West Virginia Legislative Session Produces Batch of Legal Reform Bills Signed by Gov

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Governor Jim Justice signs four key bills aimed at improving the state’s civil justice system

West Virginia made great strides in reforming its civil justice system this year by passing a handful of laws to address shortcomings in its legal system.

In total, the legislature passed and Governor Jim Justice (R) signed four key bills.

“West Virginia has come a long way in the past 15 years since its days as the worst ‘Judicial Hellhole®’ in the country,” American Tort Reform Association President Tiger Joyce said. “This year’s bipartisan efforts in the legislature and prioritization of legal reform by Governor Justice will safely keep the Mountain State off the list of ‘Judicial Hellholes®’ this year.”

Senate Bill 439 was signed into law Monday. The bill, sponsored by Senator Chandler Swope (R-Mercer), will allow juries to hear evidence about seat belt use or non-use in civil cases. Seat belts are required by law in West Virginia and often affect injuries sustained in motor vehicle accidents. 

“This bill will create a more balanced civil justice system in West Virginia by empowering juries with critical information,” Joyce said. “Juries need all the relevant information in a case at their disposal and now they will be able to more thoroughly analyze the situations before them.”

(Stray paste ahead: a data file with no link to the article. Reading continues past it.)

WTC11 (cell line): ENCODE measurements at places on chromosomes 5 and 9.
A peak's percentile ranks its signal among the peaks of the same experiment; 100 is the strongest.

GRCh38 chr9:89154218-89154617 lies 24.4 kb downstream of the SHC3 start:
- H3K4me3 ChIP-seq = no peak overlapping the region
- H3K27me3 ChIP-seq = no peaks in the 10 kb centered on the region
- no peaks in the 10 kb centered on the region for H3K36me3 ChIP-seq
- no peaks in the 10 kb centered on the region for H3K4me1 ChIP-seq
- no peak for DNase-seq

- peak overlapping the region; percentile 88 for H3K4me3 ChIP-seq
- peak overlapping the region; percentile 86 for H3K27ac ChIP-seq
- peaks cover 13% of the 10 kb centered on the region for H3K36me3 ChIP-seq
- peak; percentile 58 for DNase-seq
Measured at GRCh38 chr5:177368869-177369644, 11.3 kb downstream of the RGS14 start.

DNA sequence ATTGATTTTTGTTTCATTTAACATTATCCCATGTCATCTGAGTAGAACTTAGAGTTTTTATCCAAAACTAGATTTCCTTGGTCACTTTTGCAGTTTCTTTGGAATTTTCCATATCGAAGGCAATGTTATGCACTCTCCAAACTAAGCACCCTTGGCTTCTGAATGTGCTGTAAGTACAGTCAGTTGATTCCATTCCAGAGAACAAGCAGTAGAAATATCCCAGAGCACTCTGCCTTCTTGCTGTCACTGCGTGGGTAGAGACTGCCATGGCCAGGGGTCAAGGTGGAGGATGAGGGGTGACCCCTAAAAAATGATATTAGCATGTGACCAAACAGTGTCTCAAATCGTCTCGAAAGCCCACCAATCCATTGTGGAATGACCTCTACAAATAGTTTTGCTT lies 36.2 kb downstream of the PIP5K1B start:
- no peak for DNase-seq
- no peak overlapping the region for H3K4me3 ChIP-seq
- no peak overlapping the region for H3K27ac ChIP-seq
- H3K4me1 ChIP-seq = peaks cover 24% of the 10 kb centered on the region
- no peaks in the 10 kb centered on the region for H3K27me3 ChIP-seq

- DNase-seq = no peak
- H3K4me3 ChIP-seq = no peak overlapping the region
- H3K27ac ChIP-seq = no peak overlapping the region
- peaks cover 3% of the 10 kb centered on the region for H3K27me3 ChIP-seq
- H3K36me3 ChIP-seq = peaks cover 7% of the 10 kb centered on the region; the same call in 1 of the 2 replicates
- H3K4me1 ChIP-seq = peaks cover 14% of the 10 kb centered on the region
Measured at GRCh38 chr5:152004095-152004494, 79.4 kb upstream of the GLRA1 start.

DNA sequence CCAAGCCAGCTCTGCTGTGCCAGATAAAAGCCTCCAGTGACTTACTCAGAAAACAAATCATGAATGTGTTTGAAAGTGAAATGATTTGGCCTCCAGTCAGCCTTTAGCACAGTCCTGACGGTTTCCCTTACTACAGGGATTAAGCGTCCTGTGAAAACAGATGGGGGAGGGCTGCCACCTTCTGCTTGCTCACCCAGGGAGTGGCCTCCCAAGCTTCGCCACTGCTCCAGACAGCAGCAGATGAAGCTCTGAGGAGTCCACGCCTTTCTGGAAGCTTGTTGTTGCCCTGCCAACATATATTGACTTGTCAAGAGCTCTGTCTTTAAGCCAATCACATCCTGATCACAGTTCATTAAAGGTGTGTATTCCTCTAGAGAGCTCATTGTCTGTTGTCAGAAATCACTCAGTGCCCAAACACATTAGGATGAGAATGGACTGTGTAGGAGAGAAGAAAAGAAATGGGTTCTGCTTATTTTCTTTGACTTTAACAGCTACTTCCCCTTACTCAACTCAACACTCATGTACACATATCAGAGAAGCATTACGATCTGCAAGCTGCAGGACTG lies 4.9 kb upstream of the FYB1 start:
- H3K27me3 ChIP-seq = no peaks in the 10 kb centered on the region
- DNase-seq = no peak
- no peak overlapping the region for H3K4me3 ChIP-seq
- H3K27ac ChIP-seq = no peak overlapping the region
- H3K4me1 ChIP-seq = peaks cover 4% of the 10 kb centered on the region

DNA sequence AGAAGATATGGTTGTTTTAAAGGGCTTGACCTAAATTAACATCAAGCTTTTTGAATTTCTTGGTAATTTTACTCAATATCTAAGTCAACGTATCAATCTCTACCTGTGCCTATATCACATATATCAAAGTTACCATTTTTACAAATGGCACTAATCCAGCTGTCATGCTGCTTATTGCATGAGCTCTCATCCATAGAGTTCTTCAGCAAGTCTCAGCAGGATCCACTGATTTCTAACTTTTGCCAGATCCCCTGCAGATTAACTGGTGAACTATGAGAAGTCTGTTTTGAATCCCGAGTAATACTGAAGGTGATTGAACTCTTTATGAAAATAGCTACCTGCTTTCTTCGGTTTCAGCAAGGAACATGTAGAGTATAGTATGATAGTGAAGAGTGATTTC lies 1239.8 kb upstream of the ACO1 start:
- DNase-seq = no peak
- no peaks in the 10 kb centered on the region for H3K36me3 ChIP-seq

Legislation to establish an intermediary court of appeals, Senate Bill 275, was also recently signed into law. The bill was sponsored by Senate President Craig Blair (R-Berkeley) and will bring West Virginia’s civil justice system in line with the majority of states. It is currently one of only a small group of states that does not have an intermediate court of appeals.

A key bill changing how asbestos lawsuits are filed in West Virginia was also signed into law last week. House Bill 2495, sponsored by Delegate Steve Westfall (R-Ripley) will address the practice of “over-naming” defendants in asbestos lawsuits.

“This bill will help lower the overall costs of litigation in West Virginia by ensuring lawyers filing asbestos lawsuits do in fact have evidence against each individual defendant rather than dragging multiple defendants into court and attempting to build a case against them later,” Joyce said.

Last month, Governor Justice also signed into law a bill related to COVID-19 liability. Senate Bill 277 was sponsored by Senate President Blair and will limit liability related to exposure or premises, products and medical situations. 

“Thanks to the efforts by the legislature and the Governor, businesses and individuals who have been hit hard by the pandemic will be protected from unnecessary and expensive lawsuits,” Joyce said. “The great work lawmakers put in to address these legal reforms does not go unnoticed. West Virginians will reap the benefits of a more efficient and balanced legal system for years to come thanks to the progress made this year.”

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